As the sands of time have shifted down the hourglass and the government has openly embraced the shifting status of same-sex relationships, it can be interesting to explore whether equal rights will also play out in equality in relationship responsibilities for these couples.
A while back, a colleague and I completed a study addressing long-term, same-sex relationships. We invited participants to share their perspectives on a host of issues including their perceptions on how their relationships were similar to, or different from, heterosexual relationships. As expected, both men and women felt that there were some drawbacks and some definite perks to be enjoyed by gay and lesbian partners that straight folks just didn’t have available.
The lack of legal sanctions in their geographic locations were the most frequently mentioned negative difference for couples. The list of inequalities included marriage, health insurance sharing, hospital next-of-kin rights, pensions, etc. However, many couples were easily able to share rich and satisfying comments about how they perceived their relationships to be even more rewarding than those of straight couples.
For instance, same-sex couples enjoyed their freedom to “make up the relationship rules” as they went along in life. Neither partner is culturally “assigned” to take out the trash, mow the lawn, or prepare the meals. Some individuals take a lot of pride in this freedom to be the architects of their household’s divisions of labors under no culturally imposed expectations. For some couples, they believed that the “butch-femme dynamic” was present in their relationships, but they reveled in the freedom that the “butch of the house” could choose to wear the pearls or pour the wine.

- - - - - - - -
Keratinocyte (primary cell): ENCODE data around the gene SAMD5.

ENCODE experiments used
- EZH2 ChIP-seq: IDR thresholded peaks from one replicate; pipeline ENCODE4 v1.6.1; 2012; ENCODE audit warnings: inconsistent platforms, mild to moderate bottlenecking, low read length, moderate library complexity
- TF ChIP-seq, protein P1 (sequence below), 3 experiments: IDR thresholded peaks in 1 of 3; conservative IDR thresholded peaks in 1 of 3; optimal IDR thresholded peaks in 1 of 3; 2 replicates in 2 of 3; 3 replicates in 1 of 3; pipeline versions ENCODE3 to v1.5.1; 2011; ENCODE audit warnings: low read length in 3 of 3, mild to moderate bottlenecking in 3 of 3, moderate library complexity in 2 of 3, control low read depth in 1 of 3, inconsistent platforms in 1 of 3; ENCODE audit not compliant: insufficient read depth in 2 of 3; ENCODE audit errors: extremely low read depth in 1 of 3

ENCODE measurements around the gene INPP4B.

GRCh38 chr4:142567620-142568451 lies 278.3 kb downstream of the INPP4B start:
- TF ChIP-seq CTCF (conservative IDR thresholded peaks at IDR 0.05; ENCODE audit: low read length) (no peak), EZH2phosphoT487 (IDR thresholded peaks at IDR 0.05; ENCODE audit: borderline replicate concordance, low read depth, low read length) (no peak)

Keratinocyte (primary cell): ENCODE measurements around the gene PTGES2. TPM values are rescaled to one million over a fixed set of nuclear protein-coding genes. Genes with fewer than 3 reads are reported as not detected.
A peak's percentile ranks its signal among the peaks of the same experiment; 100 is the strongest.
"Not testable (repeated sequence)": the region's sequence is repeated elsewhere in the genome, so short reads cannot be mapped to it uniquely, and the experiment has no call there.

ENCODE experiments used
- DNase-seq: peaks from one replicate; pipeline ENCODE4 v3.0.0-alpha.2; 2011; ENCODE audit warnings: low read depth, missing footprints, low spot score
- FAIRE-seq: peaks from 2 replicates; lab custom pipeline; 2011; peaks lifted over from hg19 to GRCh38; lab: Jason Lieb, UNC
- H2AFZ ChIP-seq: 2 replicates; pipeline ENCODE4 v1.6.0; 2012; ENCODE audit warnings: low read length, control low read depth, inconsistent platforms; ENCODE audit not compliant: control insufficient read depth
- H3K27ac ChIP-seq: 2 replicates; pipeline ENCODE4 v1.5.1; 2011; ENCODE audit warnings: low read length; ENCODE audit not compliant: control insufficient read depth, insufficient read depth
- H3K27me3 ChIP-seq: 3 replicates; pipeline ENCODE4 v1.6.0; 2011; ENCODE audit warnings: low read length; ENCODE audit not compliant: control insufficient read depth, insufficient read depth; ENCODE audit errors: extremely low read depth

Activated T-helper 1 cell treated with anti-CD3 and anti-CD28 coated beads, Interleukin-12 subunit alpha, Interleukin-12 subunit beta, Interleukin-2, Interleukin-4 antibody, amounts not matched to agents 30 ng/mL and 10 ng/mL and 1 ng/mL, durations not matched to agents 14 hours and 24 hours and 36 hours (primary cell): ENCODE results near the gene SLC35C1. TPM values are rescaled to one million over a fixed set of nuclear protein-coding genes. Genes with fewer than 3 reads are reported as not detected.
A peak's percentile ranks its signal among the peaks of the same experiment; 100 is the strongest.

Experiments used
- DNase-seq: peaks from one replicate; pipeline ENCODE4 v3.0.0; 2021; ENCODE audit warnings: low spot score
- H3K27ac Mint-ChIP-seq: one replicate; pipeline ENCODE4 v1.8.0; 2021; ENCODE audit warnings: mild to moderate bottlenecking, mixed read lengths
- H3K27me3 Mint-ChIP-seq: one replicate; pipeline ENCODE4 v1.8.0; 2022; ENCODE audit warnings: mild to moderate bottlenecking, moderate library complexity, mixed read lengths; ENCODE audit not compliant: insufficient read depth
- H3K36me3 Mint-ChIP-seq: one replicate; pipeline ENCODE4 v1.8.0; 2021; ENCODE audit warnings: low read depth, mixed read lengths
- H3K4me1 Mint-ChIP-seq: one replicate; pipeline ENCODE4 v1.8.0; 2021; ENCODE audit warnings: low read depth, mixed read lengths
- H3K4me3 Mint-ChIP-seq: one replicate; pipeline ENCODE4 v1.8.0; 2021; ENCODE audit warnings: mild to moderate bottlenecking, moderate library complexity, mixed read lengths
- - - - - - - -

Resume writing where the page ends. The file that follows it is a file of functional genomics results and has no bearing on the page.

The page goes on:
Playing with the gender stereotypes can provide amusement for some couples, while other couples are adamantly opposed to engaging in any behaviors that give a hint of playing into the cultural role of masculine and feminine. As one woman shared, ““[my current] relationship is more focused on equality. There is no default gender role stereotype that we each fall into. We are always in a process of negotiating and renegotiating this.” The desire to negotiate the “rules of engagement” or anatomy of a relationship can be a powerful attraction for many individuals who have felt that society already placed too many expectations on them based solely on gender, age, skin color, or whatever.
Equality in same-sex relationships was also described as being present in their levels of communication beyond conversations. Both women and men felt an unspoken, ineffable connection to their same gender partner and believed that this was borne out of their similar genders – it was described by one man as he and his partner “knowing how each other is wired.”
Perhaps when we move from exploring how equality is playing out between the members of a same-sex relationship to the hope for equality on a grander scale, we may be poignantly reminded that what is most different between her relationship and that of any her heterosexual friends is “that we have to explain it at all!”
As the political and legislative arenas have grown more responsive, though slowly, to the needs of our gay and lesbian citizens, it is clear that one person’s comment is slowly becoming more and more true… “We live in a middle class neighborhood, both have college degrees, pay taxes, have a child, my partner served in the military during war, we both work full time, drive SUV's. We are the epitome of mainstream society.” No clue and no need to know who is making dinner at their house or if the veteran wears the Gucci loafers or the combat boots in this family. What matters is that equality runs much more broadly than gender roles, it speaks to the legitimacy and acknowledgement of a commitment between two people. Fair play is about equality and respect and honoring commitment – it is more than time for us to offer this to every couple that proclaims their love.